At 60 human individuals start getting old, staring at retirement and slowdown in physical, mental and economic activity. Soon, they are pushed to the margins of life as Ã¢â‚¬Å“senior citizensÃ¢â‚¬Â, who no longer have anything meaningful to contribute and have to make room for the next generation to take over. Happily, a republicÃ¢â‚¬â„¢s life is longer, its lifecycle different. Our republic is 60 today, a strong, powerful pre-adult entity set to bloom into a global player within the decade. That is the good part, requiring celebration.
In fact, there are a whole lot of achievements to celebrate. For instance, a longer life expectancy (about 67 years), which is an addition of nearly two decades of life, largely due to better nutrition and health care.
Another major victory is sustained democracy in a world which still has a substantial number of countries where peopleÃ¢â‚¬â„¢s participation in decision-making is negligible. Like in the United States or other mature Western democracies, the military is confined to barracks, away from levers of power and political authority. The military here knows its rightful position as paid government servant assigned to the defence of national borders, and some occasional work among civilians in emergencies. It never tries to become the peopleÃ¢â‚¬â„¢s master by nudging away the elected authority.
Peaceful transfer of power and the right to dissent make India one of the most remarkable democracies. Respect for the right to dissent is not only a marker of democracy but also a marker of a mature civilization and a great society. Thank God, over the last 60 years, barring 18 months of the infamous Emergency, we have always enjoyed the right to say no to the most powerful in the land, including the Prime Minister. That is real democracy.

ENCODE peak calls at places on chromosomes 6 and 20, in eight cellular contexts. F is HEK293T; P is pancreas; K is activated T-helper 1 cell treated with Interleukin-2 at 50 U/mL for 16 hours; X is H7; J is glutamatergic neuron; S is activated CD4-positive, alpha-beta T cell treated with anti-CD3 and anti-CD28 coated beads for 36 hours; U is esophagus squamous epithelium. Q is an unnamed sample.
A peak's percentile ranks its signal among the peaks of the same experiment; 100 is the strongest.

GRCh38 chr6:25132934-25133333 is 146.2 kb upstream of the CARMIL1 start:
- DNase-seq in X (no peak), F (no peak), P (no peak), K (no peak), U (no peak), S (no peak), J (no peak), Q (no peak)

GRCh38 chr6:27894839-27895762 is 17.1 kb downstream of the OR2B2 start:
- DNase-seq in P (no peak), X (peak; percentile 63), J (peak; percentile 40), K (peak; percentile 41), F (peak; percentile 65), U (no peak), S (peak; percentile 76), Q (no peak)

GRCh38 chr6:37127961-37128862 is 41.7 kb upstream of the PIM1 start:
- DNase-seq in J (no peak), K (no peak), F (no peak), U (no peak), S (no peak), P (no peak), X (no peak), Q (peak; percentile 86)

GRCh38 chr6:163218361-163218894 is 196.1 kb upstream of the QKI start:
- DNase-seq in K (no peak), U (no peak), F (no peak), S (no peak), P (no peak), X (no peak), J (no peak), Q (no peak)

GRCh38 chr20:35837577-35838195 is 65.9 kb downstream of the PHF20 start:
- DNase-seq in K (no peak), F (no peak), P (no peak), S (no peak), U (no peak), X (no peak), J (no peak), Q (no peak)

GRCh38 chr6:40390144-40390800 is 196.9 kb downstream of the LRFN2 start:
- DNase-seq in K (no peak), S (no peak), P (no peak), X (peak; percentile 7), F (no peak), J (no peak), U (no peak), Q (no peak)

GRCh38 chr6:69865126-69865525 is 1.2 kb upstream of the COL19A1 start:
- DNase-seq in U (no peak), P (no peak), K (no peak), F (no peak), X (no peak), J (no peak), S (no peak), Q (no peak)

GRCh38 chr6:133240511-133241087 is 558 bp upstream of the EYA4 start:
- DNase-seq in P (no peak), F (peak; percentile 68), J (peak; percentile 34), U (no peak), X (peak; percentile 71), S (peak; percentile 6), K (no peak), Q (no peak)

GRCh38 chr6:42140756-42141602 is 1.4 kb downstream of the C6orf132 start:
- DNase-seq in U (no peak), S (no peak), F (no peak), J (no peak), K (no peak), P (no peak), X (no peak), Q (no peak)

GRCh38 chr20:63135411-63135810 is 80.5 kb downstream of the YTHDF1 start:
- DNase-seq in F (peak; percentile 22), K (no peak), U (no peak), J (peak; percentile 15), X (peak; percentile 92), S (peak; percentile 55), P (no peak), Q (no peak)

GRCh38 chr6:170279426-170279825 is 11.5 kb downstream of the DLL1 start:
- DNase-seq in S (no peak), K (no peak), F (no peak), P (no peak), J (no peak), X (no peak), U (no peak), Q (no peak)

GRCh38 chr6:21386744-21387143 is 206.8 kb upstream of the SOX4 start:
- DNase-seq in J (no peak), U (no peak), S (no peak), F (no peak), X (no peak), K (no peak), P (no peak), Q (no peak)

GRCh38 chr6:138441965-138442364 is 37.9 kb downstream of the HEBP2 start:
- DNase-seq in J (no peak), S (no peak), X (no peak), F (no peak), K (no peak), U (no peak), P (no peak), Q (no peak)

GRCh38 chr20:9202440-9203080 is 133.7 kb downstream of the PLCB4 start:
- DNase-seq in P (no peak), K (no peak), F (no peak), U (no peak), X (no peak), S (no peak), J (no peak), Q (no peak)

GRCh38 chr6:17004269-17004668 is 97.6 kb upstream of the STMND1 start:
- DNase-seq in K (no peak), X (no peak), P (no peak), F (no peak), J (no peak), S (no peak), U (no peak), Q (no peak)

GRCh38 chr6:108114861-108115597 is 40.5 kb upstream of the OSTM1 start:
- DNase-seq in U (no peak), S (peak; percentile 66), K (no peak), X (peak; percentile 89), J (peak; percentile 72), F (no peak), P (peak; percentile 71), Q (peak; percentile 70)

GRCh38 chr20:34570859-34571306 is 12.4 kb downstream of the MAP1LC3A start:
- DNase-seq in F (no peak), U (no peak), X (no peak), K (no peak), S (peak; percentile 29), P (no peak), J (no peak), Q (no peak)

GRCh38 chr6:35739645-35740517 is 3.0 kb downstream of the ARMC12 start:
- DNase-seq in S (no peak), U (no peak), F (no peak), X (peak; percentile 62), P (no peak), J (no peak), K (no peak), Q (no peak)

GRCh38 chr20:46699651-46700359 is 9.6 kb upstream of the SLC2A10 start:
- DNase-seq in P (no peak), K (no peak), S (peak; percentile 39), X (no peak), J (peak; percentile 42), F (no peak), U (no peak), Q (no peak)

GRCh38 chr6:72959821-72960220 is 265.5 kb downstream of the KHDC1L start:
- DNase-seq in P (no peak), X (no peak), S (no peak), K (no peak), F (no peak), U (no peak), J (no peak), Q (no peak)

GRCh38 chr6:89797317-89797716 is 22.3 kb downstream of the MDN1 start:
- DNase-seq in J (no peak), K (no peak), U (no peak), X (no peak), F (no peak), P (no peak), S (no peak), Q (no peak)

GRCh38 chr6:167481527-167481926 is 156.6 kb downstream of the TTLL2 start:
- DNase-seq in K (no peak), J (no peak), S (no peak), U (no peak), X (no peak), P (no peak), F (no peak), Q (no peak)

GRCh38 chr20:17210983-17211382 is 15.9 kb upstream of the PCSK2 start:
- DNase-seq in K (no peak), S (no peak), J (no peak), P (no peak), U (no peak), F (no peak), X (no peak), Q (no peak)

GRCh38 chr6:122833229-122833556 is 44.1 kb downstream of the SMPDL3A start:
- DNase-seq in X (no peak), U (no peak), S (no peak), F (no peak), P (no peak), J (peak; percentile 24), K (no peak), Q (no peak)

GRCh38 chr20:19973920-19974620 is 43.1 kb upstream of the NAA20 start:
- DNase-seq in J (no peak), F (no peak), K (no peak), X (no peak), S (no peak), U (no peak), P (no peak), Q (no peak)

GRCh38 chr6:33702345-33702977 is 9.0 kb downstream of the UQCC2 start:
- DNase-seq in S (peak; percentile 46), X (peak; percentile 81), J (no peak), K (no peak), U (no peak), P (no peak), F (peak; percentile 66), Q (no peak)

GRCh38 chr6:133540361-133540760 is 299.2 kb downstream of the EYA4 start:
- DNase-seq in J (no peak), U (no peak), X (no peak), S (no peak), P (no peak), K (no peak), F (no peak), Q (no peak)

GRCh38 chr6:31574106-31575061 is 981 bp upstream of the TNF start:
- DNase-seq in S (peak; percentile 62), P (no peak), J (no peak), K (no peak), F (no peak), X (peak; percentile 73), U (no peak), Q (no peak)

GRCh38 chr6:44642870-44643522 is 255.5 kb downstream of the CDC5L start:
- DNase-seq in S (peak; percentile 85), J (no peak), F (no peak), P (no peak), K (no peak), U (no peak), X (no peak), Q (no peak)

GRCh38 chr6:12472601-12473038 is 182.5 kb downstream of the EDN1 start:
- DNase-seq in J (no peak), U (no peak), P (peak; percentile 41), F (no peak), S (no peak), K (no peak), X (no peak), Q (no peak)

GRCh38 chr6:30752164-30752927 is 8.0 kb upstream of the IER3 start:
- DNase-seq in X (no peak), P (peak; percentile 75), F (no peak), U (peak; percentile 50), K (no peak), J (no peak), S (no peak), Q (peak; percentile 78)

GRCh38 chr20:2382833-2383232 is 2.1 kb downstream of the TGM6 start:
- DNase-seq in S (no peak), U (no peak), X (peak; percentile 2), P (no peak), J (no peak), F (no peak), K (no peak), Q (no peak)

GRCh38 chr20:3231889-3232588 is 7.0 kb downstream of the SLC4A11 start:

Democracy has matured in more ways: Now it is getting increasingly difficult for powerful classes in the villages to force Dalits and Muslims inside their homes and capture booths; there is greater transparency in bureaucratic transaction mainly because of the accountability enforced by the Right to Information (RTI) Act; greater vigilance and organised activism of NGOs makes it more difficult for bureaucrats and police officers to break law as easily as they did only a few years ago; politicians know today that they have to respect law as much as they can. That also is real democracy.
However, it remains a fact that so far not all corrupt politicians, bureaucrats are inside jails, although quite a few are there. Over the last decade the incidence of atrocities against Dalits has remained quite high, even in Uttar Pradesh, where a Dalit CM has been in power professing allegiance to the Dalit cause.
Even at 60, the republic has been helpless in enforcing its will in crucial areas where national integrity and public good is at stake. For instance, we have the mobocracy of Maharashtra. In the 60s, the newly cartoonist-turned politician Bal Thackeray made life hell for Tamilians and Keralites. Non-Tamilian and non-Keralite Indians never bothered to check the violence and hooliganism of Shiv Sainiks against helpless fellow Indians.